Who owns the groundwater in Texas? Senate Bill 332, already passed by the Texas Senate and pending in the House, provides an answer.
SB 332 re-affirms and clarifies that the landowner has a vested ownership interest in the water below his land. For more than a century, Texas courts have recognized that ownership of the surface extends to what is in and below the land – including oil, gas, sand, gravel, stone, and groundwater – unless legally severed from the surface.
The question about groundwater ownership only arises now because of the rapid growth of regulation by local groundwater districts, new state law establishing long-term aquifer management, and a few influential voices claiming that landowners never owned groundwater under Texas law. Those who deny the landowner’s real private property right in groundwater might conclude otherwise after reading a century of Texas court decisions.
Since the 1904 case of Houston & Central Pacific Railway v. East, Texas courts have upheld the landowner’s vested right in the groundwater below the land. The Texas Supreme Court reasoned that groundwater “is a part of, and not different from the soil, and that groundwater is the same as the land and cannot be distinguished in law from the soil.”
Accordingly, landowners have assumed they owned the groundwater and have invested in reliance on this property right. Many cities, including San Antonio, Lubbock, Amarillo and El Paso, have spent millions to purchase groundwater rights from landowners for future water supply.
Like the land surface, vested groundwater rights are fully compatible with reasonable regulation. In 1917, the Conservation Amendment to the Texas Constitution established the authority to regulate groundwater. Now 98 local districts regulate groundwater under broad authority granted by the Legislature in Chapter 36 of the Texas Water Code.
A few districts, however, contend that the landowner’s interest in groundwater is not a protected property right under the Texas Constitution. Concerned about liability for a regulation that a court might find an unconstitutional “taking” of private property requiring financial compensation, these districts and some state officials have devised an odd legal theory. They say no one owns the groundwater. And that the landowner’s ownership is triggered only after “capturing” the groundwater.
Critics of SB 332 confuse the “rule of capture” with the landowner’s vested ownership right. The “rule of capture” does not confer a right but describes the method by which a landowner can exercise his ownership right. Limiting a landowner’s groundwater ownership to the “rule of capture” gives local districts unlimited authority, including complete denial of a landowner’s right to extract groundwater.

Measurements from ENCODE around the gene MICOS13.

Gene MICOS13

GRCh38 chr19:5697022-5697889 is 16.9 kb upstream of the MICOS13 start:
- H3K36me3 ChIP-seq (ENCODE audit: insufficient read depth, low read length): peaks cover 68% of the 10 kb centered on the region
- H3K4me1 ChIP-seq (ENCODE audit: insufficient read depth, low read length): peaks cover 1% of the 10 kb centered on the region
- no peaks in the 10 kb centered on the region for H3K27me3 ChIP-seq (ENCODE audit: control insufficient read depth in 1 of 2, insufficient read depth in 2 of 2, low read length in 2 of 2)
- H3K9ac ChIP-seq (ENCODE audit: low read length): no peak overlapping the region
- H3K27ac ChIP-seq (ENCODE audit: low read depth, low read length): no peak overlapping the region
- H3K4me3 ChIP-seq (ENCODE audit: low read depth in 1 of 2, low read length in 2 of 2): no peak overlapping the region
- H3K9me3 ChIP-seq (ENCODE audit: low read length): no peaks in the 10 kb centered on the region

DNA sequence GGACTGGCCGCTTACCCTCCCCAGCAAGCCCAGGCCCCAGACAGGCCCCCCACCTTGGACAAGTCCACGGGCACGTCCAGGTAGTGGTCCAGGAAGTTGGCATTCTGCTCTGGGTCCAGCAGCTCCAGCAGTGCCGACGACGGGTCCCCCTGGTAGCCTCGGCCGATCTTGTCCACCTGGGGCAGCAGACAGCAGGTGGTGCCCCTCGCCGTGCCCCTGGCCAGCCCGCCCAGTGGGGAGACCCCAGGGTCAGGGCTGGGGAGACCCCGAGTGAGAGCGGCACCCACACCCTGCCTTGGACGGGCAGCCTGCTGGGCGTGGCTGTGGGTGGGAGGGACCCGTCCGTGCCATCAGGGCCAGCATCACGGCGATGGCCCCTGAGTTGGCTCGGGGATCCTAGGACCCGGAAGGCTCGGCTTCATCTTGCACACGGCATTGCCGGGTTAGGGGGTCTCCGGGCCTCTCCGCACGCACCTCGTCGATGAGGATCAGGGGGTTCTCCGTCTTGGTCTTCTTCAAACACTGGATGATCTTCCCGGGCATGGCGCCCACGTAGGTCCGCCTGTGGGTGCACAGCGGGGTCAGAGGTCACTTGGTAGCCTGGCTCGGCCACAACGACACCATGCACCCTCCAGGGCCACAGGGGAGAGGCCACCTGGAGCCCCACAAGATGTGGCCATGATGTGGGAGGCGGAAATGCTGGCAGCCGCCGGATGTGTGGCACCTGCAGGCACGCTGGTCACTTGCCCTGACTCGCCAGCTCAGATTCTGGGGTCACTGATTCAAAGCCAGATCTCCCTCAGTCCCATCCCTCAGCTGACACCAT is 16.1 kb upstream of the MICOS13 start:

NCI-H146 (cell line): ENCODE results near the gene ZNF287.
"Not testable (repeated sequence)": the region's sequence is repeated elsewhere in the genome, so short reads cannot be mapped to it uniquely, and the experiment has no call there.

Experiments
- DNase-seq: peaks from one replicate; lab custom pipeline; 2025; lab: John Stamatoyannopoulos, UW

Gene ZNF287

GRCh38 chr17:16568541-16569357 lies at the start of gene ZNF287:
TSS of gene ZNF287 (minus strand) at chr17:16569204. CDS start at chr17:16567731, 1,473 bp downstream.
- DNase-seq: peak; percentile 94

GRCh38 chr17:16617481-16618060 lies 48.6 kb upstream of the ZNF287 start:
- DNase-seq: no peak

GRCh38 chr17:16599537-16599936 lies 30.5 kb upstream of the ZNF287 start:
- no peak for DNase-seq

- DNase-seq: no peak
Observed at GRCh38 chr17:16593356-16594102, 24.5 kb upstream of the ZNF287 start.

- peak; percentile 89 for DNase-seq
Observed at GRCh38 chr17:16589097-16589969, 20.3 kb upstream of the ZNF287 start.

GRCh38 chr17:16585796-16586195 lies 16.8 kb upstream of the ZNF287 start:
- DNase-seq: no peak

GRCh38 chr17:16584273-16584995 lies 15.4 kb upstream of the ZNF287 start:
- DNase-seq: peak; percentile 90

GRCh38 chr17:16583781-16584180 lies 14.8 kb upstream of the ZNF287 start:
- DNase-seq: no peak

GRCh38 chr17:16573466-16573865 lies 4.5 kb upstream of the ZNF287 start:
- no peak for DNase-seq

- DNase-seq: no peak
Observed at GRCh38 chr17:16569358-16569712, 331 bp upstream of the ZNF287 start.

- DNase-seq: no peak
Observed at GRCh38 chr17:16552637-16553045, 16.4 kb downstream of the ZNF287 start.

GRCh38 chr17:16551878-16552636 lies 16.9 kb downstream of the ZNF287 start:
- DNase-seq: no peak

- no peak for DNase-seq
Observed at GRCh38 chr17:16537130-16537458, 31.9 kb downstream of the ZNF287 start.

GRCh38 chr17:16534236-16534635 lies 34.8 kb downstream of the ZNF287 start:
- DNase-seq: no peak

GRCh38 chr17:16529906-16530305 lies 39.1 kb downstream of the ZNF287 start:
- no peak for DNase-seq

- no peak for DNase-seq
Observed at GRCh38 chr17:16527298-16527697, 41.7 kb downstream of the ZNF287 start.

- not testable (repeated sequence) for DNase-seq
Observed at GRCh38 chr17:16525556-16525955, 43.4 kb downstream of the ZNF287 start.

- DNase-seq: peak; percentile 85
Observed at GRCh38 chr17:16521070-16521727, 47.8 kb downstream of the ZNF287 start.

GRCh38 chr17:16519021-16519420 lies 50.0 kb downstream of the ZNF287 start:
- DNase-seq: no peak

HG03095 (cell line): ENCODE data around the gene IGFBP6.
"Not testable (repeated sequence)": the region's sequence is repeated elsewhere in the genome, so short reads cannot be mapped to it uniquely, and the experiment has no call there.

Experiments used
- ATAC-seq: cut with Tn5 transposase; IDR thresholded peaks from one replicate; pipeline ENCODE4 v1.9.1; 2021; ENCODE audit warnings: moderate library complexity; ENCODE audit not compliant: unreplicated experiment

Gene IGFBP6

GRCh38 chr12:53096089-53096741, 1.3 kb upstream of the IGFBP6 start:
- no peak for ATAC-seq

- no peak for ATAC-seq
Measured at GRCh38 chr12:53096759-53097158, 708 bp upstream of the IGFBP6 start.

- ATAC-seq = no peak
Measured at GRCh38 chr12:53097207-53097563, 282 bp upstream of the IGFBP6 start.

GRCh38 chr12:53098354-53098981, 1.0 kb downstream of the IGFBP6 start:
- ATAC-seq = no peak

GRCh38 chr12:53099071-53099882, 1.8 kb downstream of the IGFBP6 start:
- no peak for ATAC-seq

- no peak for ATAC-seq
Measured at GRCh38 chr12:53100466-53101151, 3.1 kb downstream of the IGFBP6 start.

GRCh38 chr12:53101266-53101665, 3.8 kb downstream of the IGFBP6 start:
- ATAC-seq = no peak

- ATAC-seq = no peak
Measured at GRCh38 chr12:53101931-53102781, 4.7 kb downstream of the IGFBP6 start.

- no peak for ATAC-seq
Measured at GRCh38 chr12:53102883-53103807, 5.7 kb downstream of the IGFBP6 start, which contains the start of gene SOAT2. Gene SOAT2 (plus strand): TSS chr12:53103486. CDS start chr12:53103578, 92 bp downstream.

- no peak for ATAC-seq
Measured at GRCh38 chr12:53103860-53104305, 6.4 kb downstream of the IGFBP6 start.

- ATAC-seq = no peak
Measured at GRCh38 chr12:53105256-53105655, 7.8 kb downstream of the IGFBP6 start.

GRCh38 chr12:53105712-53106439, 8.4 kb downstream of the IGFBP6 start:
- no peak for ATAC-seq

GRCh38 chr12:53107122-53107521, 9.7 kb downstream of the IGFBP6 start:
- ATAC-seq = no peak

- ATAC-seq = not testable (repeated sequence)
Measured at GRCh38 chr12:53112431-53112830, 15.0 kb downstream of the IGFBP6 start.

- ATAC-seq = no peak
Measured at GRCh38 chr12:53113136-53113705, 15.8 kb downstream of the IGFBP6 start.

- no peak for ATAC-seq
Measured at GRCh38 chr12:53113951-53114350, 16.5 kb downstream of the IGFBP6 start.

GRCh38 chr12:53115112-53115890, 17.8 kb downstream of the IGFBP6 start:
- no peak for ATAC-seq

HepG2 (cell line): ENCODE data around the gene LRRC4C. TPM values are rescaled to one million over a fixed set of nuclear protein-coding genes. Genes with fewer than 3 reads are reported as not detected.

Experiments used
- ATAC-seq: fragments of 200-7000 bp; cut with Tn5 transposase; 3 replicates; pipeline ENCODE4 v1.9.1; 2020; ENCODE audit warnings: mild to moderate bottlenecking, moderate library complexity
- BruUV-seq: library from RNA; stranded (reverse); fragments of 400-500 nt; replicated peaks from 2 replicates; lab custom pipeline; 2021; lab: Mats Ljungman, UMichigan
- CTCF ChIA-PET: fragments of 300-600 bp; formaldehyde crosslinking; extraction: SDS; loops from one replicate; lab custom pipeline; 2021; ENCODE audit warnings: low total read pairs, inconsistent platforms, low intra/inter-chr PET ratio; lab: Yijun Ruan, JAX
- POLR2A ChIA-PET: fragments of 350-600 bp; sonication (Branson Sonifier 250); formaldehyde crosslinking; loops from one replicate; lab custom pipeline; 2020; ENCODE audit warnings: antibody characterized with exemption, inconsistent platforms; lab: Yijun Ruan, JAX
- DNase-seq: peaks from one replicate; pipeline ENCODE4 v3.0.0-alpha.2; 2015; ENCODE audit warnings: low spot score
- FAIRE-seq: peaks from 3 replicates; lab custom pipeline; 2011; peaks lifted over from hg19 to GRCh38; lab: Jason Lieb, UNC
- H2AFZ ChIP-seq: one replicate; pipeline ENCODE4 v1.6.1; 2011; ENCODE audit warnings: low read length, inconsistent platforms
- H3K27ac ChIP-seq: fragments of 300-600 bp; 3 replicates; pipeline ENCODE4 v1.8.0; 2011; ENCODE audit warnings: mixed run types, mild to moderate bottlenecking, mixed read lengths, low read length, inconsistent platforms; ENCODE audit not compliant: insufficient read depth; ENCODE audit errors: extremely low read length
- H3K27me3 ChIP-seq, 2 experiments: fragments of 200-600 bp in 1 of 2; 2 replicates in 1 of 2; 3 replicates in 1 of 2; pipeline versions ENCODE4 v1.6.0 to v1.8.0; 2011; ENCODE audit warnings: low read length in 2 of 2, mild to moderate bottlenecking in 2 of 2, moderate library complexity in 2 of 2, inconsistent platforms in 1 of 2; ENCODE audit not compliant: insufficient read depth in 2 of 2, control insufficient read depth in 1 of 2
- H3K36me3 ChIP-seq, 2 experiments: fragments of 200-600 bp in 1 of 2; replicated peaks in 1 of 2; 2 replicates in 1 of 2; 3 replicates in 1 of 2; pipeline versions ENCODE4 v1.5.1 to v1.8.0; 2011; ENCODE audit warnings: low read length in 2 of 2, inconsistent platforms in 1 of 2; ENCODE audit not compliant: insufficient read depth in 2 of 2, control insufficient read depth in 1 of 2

Clarifying the landowner’s groundwater rights would not, as critics claim, spawn a flood of “takings” litigation against local districts. Re-affirming a fundamental property right does not create a new cause of action to mount constitutional takings claims.
SB 332, indeed, underlines a local district’s broad authority to regulate groundwater. Even under the expansive regulatory authority given by the Texas legislature to the Edwards Aquifer Authority, only three takings claims have arisen over more than 10 years – and none of the landowners won!
In mounting a takings claim, the burden of proof is on – and the odds are against – the landowner. If the landowner loses, Texas law stipulates that the landowner must pay all legal costs, a gamble too risky for all but a few.
Clarification of the landowner’s vested property right may, indeed, reduce takings claims by providing regulators with a legal backstop to balance their authority with the landowner’s rights. And water marketing would be more difficult – not less – because a marketer would have to recognize the vested rights of all the landowners affected by withdrawals from the marketer’s wells.
Texas faces an historic choice. Texas can reaffirm the landowner’s vested ownership with confidence that secure private rights will maximize stewardship, conservation and efficient use of groundwater for all Texans. Or Texas can deny – or remain silent about – a right basic to land ownership for over a century in exchange for greater confidence in government control.
History has shown across the world, in this country and most graphically in Texas, that clear property rights offer the most effective path for achieving not only private goals but also the public good – an abundant and sustainable water supply.
Kathleen Hartnett White is Director of the Armstrong Center for Energy and Environment at the Texas Public Policy Foundation, a non-profit, free-market research institute based in Austin. She was commissioner and chairman of the Texas Commission on Environmental Quality from 2001 to 2007.